While many US employers struggle to make sense of the patchwork of state and local sick leave laws, European Union (EU) employers face a different set of challenges involving mandatory vacation entitlements. In the EU, the law provides employees with mandatory levels of vacation. For example, in the UK, a full-time employee is entitled to take 28 days, while in France, employees receive 5 weeks of vacation (in addition to public holidays).
Surprisingly, many EU employers are finding it difficult to get their employees to take their holidays—either spread out in a manageable way throughout the year, or in some cases, at all. Employees who don’t take their holidays—or who don’t think about it until November or December—can pose problems for employers trying to manage their budgets as well as for their workforce. Those employees who fail to take the vacation time to which they are entitled can also make it difficult for employers to comply with their obligations under legislation relating to working time, much of which is seen, in European terms, as deeply rooted in health and safety.
There are solutions. Employers can try various initiatives to get employees to take their holidays. One popular option is adopting “Use It or Lose It” policies whereby employees are not permitted to carry over unused holiday days into the next year. Such policies, however, must be enforced with an eye on other employment rights. Employees on prolonged leave for a protected reason—such as maternity or adoption leave, not only continue to accrue holiday, but also must be permitted by law to carry this over so that they have a meaningful chance to use it. Whole volumes could be written about the European law on how holiday is affected by both short-term and long-term sickness, so this is another area to be aware of here.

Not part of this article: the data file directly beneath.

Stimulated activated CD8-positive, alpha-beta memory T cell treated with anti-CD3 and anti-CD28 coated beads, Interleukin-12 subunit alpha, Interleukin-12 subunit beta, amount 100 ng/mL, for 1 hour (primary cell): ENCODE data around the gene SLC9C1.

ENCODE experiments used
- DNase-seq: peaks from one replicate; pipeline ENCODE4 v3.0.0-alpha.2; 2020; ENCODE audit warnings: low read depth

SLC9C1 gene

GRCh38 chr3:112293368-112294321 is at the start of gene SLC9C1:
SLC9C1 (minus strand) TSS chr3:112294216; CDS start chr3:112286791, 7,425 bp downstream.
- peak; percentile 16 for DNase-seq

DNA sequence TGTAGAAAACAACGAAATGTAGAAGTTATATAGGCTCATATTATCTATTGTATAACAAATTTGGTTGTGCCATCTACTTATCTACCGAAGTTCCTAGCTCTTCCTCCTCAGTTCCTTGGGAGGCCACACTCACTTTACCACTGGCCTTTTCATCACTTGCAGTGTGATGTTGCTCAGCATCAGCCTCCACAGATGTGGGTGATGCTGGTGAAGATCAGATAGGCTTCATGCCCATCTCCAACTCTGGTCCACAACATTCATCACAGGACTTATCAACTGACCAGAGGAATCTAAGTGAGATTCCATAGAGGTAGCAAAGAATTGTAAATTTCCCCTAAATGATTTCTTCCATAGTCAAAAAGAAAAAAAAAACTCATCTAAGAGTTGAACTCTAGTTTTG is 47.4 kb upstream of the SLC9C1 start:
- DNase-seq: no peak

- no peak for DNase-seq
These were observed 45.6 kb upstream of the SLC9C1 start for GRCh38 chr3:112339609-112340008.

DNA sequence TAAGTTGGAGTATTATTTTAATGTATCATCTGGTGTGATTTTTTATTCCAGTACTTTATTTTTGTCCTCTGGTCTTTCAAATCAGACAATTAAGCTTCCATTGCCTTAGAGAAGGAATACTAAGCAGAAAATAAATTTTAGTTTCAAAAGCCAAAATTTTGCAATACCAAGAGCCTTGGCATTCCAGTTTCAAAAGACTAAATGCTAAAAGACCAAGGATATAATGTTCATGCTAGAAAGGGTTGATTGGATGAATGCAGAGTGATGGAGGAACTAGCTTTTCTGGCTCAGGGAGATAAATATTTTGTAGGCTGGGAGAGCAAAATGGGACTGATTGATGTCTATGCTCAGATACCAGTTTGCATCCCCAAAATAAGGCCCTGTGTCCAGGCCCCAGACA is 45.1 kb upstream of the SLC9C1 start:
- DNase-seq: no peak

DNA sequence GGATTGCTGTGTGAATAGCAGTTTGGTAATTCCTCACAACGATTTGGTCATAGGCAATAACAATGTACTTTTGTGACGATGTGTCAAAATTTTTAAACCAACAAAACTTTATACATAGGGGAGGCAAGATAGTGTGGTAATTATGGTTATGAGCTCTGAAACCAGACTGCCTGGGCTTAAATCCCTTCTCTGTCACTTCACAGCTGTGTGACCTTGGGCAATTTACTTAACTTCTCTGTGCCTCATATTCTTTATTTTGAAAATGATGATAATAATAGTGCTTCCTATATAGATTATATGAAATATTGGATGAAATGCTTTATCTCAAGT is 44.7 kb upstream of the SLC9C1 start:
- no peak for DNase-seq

Some employers have decided to do away with the minimum entitlements described above and go entirely the other way—offering unlimited holidays. At first blush, this sounds like a very attractive initiative, and one which should give employees a sense of empowerment and personal responsibility. Unlimited holiday time is a rather new concept in the UK, where the right to a set period of annual leave is deeply rooted in the public conscience. Some studies suggest, however, that it does not end up encouraging employees to take holidays, and could be challenged in the EU as failing to ensure employees take the level of holiday which the law protects.
Meanwhile, there are a number of industries which have particular reasons to enforce mandatory taking of holiday. For example, institutions regulated by the Financial Conduct Authority are well advised to require, in their contracts and in supporting policies, that regulated employees take at least one block of two weeks’ holiday a year. The aim here is to help avoid a rogue trader situation, so that any issues and hidden positions with their books come to light if a trader is unable to manage them for an enforced stretch.
Employers doing business in the EU would be well advised to make sure their employees are using their holiday as it falls due, as hoarding/delaying usage can lead not only to difficult conversations but to a host of legal entanglements.